Welcome to pedal heaven.
Photos by Visit Penticton
Cyclists know lust. We see trails everywhere we go, whether we’re visiting a new city or traveling cross-country. Few places cause us to ogle more than a lakefront or valley of wineries. For us, hitting a rails-to-trails project is like pedaling into Nirvana. As if out of some fantasy, Penticton, B.C. boasts Okanagan Lake, over 60 wineries and the Kettle Valley Railway trail (KVR), the famous 373-mile-km rails-to-trails circuit. Add the various mountain biking routes and we’re in pedal heaven.
Located at the southern end of the 84-mile long Okanagan Lake, Penticton biking is just over 5 hours away by car from Seattle and one hour from the Kelowna Airport, which is serviced by Alaska Airlines from SeaTac. Even without the trails, Okanagan biking would draw any cyclist’s attention for another reason: 304 days of annual sunshine! Penticton is located in the heart of Canada’s shrub-steppe desert. That Canada even contains a desert environment surprises most international visitors – and many Canadians! The crazily favorable exchange rate takes care of the afterglow.
Grab a bike and ride around town. Penticton is home to incredible views, which are also bike friendly
Penticton embraces the Okanagan biking culture, having installed its first Cycling Hub, a complimentary tool and pump station, in the heart of town. Home to one of North America’s most popular Prospera Granfondo events, hosting 3,000 riders, the city of 38,000 is accustomed to the clip-clop of cyclists everywhere.
Four breweries, four distilleries and three cideries have joined the wineries, many of which you can visit on several winery cycling tours. And we need not worry about car hopping, as shuttles are available to the KVR and other trailheads.
Okanagan Lake glistens below the KVR as we depart the Little Tunnel and officially enter the Southern Okanagan region. The ponderosa pine forests fade into west facing slopes of vineyards on the Naramata Bench, one of the regions best known boutique wine regions and a classic example of the Okanagan’s many microclimates. This stretch of the KVR provides a gradual downhill coast toward or easy climb up from Penticton as the sky opens wider than anywhere west of Montana. The entire KVR grade is less than 2.2%!
While the KVR garners the most attention for obvious reasons, it is hardly the only trail in town. Nor is Penticton cycling exclusively a road bike haven. The outdoor adventure mecca carries the special “twofer” cred, as come winter skiing at neaby Apex Mountain Resort and getting gnarly on more than 200-named mountain bike trails in one day is a no brainer.
The Three Blind Mice Trail complex is one of the best examples of Penticton downhill, contain single track temptations for absolutely everyone with a dozen beginner runs, 52 intermediate excursions, 22 expert trails and a couple of beastly descents. A starter run like Bear courses along for almost a mile, allowing any rider to get his feet firmly under him while slipping into the forest and taking a light jump or two. The intermediate Ferngully tests balance aboard the narrow track before linking onto the mile-long Skull Coaster. The one-mile Drops A Lot is true to its name and black diamond status, a bone jarring descent over crags and outcroppings.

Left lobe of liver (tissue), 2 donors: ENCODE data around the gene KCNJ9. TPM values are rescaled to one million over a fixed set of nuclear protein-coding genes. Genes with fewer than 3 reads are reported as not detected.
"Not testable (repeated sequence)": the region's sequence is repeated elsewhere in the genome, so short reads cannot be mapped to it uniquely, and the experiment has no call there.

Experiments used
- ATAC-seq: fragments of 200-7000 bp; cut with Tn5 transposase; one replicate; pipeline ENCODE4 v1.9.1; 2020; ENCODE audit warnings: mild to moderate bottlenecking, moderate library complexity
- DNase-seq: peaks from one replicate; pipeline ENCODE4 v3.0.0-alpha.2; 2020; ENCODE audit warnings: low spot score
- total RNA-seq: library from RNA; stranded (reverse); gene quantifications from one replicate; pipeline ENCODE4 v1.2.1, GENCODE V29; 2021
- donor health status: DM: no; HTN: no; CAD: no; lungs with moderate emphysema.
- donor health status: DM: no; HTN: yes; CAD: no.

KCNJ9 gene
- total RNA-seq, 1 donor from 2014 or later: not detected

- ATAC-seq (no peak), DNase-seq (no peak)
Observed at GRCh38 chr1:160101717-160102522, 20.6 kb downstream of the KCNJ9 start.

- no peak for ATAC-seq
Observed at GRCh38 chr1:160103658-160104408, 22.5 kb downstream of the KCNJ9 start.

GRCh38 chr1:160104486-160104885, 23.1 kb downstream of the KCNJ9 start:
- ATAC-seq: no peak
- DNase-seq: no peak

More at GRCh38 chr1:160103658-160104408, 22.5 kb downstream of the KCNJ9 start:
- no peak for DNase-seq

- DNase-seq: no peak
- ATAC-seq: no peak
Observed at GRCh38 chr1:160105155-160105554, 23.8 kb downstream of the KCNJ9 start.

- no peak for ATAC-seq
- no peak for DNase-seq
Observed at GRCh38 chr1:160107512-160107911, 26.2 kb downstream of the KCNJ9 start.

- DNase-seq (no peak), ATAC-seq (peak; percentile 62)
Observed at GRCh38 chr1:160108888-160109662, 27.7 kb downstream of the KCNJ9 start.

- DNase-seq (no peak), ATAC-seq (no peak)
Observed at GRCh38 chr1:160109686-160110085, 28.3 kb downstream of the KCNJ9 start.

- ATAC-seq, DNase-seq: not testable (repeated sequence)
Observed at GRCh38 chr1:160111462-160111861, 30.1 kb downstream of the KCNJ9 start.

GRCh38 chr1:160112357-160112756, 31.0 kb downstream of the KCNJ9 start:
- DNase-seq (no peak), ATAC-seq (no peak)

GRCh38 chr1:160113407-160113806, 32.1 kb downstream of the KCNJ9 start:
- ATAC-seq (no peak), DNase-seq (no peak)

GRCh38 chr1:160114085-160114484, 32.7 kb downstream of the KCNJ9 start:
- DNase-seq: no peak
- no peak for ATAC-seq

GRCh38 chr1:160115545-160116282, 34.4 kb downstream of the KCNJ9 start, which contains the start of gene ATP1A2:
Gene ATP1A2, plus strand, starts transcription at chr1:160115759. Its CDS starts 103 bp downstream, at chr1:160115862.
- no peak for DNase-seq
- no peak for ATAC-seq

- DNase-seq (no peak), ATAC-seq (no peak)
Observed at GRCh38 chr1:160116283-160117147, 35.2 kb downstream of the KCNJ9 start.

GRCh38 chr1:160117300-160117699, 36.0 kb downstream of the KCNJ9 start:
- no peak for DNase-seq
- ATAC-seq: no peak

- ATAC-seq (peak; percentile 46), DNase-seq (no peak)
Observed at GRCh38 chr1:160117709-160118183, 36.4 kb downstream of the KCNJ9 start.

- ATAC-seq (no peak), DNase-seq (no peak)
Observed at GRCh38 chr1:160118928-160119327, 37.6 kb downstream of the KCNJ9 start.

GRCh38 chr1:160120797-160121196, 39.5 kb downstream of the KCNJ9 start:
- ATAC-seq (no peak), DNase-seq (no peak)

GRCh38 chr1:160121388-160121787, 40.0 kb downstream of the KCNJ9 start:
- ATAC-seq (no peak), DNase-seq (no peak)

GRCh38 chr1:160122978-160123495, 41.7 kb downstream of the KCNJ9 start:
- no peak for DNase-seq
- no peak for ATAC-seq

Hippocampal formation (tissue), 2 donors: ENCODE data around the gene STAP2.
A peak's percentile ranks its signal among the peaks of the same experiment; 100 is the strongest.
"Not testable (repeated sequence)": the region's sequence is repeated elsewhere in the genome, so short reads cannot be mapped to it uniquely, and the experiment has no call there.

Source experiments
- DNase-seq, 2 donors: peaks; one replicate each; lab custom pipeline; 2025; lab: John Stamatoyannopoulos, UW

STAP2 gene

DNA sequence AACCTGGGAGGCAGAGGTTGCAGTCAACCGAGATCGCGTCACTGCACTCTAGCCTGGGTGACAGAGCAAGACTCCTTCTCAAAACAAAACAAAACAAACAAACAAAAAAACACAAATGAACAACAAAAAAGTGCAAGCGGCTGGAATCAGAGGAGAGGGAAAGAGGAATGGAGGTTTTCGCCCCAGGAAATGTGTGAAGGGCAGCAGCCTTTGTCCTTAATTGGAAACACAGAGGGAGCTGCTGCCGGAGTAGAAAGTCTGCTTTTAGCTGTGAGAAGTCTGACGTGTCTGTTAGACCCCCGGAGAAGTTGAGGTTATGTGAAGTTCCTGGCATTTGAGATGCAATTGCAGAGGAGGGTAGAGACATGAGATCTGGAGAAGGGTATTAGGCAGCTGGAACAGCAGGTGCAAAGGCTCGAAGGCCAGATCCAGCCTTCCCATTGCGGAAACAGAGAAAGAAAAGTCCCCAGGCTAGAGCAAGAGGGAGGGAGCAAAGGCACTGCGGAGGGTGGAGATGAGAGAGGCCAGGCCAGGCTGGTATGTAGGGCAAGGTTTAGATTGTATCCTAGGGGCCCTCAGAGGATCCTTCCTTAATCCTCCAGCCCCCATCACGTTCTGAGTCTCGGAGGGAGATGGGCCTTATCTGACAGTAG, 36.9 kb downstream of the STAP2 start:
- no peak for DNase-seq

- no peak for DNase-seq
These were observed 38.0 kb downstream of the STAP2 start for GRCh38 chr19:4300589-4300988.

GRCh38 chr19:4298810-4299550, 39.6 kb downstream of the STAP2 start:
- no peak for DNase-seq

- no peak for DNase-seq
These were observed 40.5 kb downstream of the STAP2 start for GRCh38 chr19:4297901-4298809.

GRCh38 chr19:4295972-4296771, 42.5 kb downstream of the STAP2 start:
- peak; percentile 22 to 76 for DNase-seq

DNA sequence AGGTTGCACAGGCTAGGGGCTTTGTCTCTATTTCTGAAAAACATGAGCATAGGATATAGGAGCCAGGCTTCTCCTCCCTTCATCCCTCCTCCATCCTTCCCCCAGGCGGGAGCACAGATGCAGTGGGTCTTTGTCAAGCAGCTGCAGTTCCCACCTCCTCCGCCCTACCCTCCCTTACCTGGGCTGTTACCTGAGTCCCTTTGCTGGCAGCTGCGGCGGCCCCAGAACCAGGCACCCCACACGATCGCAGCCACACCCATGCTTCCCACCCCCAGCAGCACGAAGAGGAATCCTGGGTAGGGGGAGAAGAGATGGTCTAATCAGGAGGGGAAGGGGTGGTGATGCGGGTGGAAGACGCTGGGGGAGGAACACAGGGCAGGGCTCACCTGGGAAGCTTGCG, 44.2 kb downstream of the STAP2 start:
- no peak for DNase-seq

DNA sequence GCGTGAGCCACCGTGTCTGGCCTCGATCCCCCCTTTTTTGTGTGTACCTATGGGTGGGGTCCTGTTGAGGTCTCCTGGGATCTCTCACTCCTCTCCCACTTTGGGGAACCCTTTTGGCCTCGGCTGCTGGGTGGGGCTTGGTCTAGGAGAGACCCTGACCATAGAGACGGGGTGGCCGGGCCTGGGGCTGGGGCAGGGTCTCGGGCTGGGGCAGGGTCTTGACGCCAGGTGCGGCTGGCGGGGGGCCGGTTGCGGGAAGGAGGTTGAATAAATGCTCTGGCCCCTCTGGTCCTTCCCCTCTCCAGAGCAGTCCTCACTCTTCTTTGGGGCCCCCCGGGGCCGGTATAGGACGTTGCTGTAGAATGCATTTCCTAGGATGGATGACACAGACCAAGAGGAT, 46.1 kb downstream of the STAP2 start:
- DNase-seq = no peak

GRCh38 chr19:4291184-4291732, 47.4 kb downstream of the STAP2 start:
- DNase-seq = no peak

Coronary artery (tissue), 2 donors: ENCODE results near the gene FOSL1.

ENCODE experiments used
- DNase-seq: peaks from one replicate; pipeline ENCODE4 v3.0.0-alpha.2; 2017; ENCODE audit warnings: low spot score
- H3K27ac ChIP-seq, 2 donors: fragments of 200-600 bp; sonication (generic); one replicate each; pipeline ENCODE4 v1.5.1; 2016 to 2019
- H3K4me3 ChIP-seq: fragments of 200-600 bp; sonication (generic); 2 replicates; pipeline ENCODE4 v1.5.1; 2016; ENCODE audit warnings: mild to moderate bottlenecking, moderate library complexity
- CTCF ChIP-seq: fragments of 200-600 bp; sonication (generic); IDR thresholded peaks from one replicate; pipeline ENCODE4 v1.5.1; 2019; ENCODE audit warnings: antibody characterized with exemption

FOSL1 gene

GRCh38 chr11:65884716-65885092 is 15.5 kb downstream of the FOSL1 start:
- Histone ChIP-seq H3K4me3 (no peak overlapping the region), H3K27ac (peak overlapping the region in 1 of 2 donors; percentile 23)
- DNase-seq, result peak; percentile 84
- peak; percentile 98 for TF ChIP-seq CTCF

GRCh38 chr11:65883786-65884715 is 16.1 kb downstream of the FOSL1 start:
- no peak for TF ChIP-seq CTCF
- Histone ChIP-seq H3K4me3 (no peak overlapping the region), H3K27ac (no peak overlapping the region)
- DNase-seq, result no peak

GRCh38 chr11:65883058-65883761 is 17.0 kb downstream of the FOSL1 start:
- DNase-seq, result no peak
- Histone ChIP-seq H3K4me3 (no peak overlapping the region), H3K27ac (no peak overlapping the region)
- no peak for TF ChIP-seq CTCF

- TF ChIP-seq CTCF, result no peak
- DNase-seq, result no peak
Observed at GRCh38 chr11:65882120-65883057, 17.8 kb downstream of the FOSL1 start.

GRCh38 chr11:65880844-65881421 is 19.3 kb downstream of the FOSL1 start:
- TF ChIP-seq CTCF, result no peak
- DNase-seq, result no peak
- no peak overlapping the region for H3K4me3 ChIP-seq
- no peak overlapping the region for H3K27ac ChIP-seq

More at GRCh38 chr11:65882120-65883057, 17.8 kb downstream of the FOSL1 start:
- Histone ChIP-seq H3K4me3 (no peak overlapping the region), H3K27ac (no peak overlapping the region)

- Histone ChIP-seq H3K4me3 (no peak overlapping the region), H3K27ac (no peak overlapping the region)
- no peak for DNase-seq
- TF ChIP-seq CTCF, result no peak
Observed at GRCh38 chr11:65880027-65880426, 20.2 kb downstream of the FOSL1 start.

Like the best ski hills, the Three Blind Mice Trail complex, numbering over 100 trails, allows riders of various skill levels to descend in unison on trails sporting various technical challenging before rejoining peers at the bottom to climb back up and do it again. It’s also a very cool coast back into town on the KVR as you recall your day over the stumps and through the trees.
What the Grouse Grind is to Vancouver, the Test of Humanity trail is to the Okanagan, a must-ride excursion that answers the “Have you ridden the Test yet?” query at local coffee shops and cafés. The 6-mile intermediate trail is well known for the annual “Test of Humanity” fundraiser each autumn, a charity ride that raised over $40,000 in 2015. The loop climbs almost a quarter mile over sublimely maintained single track availing enticing vistas of Okanagan Lake and the surrounding peaks.
If a quarter-mile climb sounds a bit too arduous, consider a trek into the wine valley just south of Penticton, where the highly regarded Campbell Mountain Trail loop sets up like a young Pinot Noir, light bodied with a great finish. This intermediate 2-mile loop requires just a 100-ft climb before the 1,000-ft plus drop through wide-open meadows and thin stands of pine that provide a natural picture window toward Okanagan Lake.
Whether joining the regular Thursday and Saturday group ride or rock hopping down the new Nevermind trail in Three Blind Mice, Penticton cycling is poised to catch some serious air as Canada’s best.
If you go
Pentiction is home to incredible biking trails for the beginner and the most well trained atheles. Start planning your trip here.
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